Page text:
Some Blessings of Wisdom, Part 1

Photo by James Lee on Unsplash

This post is adapted from a sermon from Proverbs 3:1-6.  If you’re interested in hearing more, feel free to follow my sermon podcast on Apple Podcasts, Anchor, Google Podcasts, Spotify, Breaker, PocketCasts, RadioRepublic, or other podcast apps.

In this post we continue our study of God’s most practical wisdom book. And in doing so we will be confronted with several themes that permeate both our culture and our human experience. One of those themes we see in our cultures desire for perpetual youth and vitality. Whether we see it in the endless advertisements for cosmetics, or perhaps in the recurring literary theme of the fountain of youth, humans seem to have an innate desire to try and extend their lives for as long as they can.

Another theme we will see, the theme of success. Favor, popularity, and social admiration is another theme that we see in our culture. We desperately want more likes and followers on social media. We watch movies about the outcast or the underdog who struggles his way for acceptance, the Cinderella who goes from slave girl to beloved princess, or the ugly duckling to turns out to the be beautiful swan. Each of us has an innate desire to be seen as lovely in the eyes of others, and Proverbs speaks to that desire.

So let’s jump into our text, and I’ll begin by reading the first six verses of Proverbs chapter 3:

My son, do not forget my teaching,
but let your heart keep my commandments,
2 for length of days and years of life
and peace they will add to you.
3 Let not steadfast love and faithfulness forsake you;
bind them around your neck;
write them on the tablet of your heart.
4 So you will find favor and good success
in the sight of God and man.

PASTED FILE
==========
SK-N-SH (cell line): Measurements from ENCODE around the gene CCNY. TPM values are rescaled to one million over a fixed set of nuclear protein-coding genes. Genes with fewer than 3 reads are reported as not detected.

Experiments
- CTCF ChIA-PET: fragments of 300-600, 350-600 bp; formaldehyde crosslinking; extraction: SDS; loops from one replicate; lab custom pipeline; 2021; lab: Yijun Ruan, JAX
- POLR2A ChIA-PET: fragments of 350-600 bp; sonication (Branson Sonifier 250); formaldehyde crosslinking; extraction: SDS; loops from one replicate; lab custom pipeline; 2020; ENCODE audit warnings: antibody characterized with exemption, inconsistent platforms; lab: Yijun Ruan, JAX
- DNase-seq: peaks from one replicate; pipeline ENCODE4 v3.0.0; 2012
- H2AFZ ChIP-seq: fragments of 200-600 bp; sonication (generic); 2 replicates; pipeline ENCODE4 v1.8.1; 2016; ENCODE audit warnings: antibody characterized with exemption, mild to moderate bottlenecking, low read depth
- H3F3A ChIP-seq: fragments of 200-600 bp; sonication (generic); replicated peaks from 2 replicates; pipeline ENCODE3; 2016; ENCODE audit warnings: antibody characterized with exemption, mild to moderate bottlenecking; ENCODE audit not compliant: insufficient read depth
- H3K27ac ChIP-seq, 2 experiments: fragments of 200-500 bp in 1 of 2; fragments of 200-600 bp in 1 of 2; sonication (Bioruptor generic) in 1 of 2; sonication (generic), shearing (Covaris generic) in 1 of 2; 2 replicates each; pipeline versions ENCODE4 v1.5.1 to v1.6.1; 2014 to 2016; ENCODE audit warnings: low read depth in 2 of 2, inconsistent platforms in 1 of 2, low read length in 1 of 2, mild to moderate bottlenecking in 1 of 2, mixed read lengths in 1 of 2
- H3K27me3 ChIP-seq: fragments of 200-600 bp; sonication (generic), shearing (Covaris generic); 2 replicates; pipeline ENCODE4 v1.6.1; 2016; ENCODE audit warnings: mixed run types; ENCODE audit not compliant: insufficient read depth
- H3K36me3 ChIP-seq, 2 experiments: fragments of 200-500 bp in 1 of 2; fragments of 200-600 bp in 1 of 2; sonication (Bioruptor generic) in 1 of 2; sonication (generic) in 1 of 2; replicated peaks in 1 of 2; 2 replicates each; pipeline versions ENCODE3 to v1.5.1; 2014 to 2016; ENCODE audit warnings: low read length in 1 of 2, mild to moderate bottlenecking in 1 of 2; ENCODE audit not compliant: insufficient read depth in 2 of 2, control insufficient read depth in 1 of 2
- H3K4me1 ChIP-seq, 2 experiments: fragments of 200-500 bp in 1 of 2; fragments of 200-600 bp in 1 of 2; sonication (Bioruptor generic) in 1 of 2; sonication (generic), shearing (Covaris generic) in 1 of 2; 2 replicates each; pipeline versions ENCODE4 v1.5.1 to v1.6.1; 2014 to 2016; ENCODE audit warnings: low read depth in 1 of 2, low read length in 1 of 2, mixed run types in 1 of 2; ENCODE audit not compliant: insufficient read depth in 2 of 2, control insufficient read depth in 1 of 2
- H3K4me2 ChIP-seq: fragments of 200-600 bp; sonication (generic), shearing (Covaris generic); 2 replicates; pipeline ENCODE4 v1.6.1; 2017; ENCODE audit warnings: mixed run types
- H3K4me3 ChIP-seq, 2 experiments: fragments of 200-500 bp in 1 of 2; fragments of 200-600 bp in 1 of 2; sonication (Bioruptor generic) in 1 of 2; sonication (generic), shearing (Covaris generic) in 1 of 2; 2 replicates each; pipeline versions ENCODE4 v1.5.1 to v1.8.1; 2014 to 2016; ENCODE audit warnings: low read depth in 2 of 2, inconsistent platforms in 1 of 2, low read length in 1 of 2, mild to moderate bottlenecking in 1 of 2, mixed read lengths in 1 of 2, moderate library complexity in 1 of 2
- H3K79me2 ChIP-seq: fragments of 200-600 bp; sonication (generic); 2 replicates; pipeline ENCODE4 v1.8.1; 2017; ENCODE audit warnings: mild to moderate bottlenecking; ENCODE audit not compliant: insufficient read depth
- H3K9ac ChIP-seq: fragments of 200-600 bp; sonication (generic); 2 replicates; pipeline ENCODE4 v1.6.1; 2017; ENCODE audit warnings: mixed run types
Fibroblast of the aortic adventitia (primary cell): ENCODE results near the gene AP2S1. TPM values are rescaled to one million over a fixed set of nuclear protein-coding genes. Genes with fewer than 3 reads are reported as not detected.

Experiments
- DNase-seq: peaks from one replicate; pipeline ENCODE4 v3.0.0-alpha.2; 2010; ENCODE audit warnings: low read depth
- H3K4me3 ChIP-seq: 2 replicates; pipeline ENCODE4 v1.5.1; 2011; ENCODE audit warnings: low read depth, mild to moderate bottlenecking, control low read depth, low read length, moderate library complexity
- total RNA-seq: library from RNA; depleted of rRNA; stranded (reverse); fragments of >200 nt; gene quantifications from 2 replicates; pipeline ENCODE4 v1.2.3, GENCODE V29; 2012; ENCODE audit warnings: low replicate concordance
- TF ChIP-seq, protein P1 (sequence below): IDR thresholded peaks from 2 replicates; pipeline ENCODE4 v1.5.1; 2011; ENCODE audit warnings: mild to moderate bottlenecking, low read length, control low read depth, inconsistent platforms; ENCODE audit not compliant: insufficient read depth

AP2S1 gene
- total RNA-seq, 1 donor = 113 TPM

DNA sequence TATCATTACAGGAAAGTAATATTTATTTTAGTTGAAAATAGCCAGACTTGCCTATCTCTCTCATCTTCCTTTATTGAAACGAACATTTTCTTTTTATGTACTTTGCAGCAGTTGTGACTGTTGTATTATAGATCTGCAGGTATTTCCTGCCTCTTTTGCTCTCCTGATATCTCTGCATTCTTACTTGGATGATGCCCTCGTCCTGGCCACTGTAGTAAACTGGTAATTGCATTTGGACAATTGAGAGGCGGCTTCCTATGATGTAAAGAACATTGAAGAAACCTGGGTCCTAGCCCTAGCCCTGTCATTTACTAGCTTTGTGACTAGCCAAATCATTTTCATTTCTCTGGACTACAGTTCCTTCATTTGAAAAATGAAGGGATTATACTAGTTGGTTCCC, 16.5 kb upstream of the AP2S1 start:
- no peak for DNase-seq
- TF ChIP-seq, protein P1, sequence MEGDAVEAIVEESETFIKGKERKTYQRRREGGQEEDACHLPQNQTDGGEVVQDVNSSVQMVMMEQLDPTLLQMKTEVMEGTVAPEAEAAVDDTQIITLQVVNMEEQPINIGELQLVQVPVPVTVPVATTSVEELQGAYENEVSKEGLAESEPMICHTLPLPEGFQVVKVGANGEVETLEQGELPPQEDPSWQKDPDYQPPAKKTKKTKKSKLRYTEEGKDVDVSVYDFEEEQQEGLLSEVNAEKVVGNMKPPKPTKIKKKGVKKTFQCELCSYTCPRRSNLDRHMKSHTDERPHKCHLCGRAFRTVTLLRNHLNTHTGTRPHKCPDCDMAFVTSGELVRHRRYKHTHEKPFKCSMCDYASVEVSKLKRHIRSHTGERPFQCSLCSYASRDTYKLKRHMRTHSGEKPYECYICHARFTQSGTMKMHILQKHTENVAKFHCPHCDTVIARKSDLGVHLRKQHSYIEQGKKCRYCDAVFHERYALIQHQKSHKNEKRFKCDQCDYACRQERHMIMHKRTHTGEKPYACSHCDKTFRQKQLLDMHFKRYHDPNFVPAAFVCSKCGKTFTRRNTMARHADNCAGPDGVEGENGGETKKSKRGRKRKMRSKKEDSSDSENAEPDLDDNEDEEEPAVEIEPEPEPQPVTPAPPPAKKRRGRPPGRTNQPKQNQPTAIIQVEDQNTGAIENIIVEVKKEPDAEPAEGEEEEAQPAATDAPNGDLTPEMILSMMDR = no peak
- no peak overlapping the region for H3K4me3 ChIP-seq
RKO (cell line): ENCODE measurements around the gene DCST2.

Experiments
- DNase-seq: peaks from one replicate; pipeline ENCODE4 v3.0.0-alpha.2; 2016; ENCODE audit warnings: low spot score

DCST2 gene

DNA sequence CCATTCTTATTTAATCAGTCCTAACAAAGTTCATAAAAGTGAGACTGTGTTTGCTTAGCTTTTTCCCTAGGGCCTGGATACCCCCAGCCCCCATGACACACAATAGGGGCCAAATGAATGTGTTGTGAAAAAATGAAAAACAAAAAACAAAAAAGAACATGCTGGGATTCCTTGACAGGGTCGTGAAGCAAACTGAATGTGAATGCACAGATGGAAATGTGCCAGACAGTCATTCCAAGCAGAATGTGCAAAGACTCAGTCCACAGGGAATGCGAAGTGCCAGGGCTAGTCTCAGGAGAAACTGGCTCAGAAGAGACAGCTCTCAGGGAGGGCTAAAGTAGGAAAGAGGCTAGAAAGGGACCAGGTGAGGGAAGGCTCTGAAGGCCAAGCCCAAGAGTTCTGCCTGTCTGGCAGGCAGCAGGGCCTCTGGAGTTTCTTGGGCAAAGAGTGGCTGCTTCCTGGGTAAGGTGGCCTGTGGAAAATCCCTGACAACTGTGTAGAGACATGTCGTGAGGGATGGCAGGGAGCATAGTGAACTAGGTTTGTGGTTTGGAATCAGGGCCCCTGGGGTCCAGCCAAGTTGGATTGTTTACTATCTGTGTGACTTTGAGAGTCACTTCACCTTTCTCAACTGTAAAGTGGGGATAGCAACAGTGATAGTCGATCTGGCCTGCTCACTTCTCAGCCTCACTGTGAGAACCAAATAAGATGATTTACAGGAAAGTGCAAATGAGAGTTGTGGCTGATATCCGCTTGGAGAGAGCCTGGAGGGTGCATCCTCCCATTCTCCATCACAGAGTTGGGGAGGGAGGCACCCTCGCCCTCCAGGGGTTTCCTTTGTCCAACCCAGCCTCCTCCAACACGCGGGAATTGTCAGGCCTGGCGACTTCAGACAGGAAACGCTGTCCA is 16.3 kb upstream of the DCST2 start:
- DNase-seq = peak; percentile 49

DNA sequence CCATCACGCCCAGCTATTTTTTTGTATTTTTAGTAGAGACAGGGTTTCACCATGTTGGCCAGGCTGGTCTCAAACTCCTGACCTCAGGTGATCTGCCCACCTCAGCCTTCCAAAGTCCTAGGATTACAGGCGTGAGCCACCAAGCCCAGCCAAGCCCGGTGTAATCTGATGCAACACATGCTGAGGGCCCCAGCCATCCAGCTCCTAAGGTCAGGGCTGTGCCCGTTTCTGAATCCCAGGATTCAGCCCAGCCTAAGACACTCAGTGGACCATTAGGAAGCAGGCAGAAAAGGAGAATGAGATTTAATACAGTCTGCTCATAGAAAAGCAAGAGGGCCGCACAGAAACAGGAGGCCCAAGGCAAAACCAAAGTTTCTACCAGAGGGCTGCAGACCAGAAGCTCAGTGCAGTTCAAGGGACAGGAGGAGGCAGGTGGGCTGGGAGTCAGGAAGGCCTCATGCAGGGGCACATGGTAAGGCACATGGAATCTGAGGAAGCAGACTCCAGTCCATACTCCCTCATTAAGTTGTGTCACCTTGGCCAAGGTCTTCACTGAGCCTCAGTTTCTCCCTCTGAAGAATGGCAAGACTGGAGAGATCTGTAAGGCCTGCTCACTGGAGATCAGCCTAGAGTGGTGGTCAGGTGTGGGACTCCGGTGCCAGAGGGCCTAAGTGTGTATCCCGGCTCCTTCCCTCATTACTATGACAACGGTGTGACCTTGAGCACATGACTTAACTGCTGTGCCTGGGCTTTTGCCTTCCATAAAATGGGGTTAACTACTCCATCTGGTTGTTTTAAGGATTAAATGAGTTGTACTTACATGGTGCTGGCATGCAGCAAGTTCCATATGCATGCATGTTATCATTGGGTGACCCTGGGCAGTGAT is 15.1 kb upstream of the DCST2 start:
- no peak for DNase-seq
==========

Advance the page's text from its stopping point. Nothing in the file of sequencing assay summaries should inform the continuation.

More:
5 Trust in the Lord with all your heart,
and do not lean on your own understanding.
6 In all your ways acknowledge him,
and he will make straight your paths.

Before we jump into chapter 3, let’s recall what we’ve seen so far in this book. In chapter one we saw that the beginning of wisdom, the beginning of genuine knowledge, is the fear of the Lord. That is the root and source of all godly wisdom.

We saw also how we have two paths to walk in this world. To competing options. We can choose the path of foolishness and folly, or we can choose the path of wisdom, and there are people enticing us towards each. Sinners and fools seek to entice us down the path of folly. That path promises us rewards, riches, acceptance, and status in this world, and offers us a false sense of security. On the other hand, Lady wisdom calls out for us to join her on the path of righteousness. Her path offers to make the simple ones wise, offers us life, and offers us genuine security, the protection of the Lord.

In chapter 2 we saw the value of wisdom: more valuable than gold or silver or anything this world can offer. Wisdom watches over the saints, guards them from evil men, protects them from calamity, and directs them to the security of God’s promised land. Thus, we move now into chapter 3, which begins with 4 verses that echo the opening of chapter 2 about keeping, storing up, treasuring God’s wisdom. Listen again to the 1st verse of chapter 3:

My son, do not forget my teaching,
but let your heart keep my commandments,

Don’t forget. Keep. Preserve. We could translate it “guard the teachings.” And the word for “teachings” is the word for Law, torah. Don’t let go of my law. Don’t forget it. A wise person remembers. This applies with simple things and it applies in complex things.

How many of us as children were told to make up our beds or brush our teeth before we left for school? And how many of us, when asked by our parents why we didn’t make our beds, answered, “I forgot. I forgot.” Now, forgetting something is not necessarily sinful, but forgetting something that has been given to us as a biblically-permissible command is sinful. We choose not to remember. Forgetting is not an excuse, especially once we move out of the preschool age.

The same skill is necessary for the wise man or woman of God. They learn to remember. They remember what is sinful and what is lawful. They remember what is wise and what is unwise. They remember the things that are temptations and seek to avoid them. The remember what things promote godliness and pursue those things. They actively and intentionally put effort in their pursuit of holiness and the putting off of sin.

But how often do we find ourselves forgetting, rather than remembering?

I forget that proverbs 16:21 says that, “sweetness of speech increases persuasiveness”, and instead so I deal harshly with my family members or my employees to get them to do what I want, rather than pursuing them with the kindness and gentleness with which Christ pursues me.

I forget that in Christ I am fully loved and accepted, fully valued, so I instead turn to doing sinful things in order to get attention and validation from others.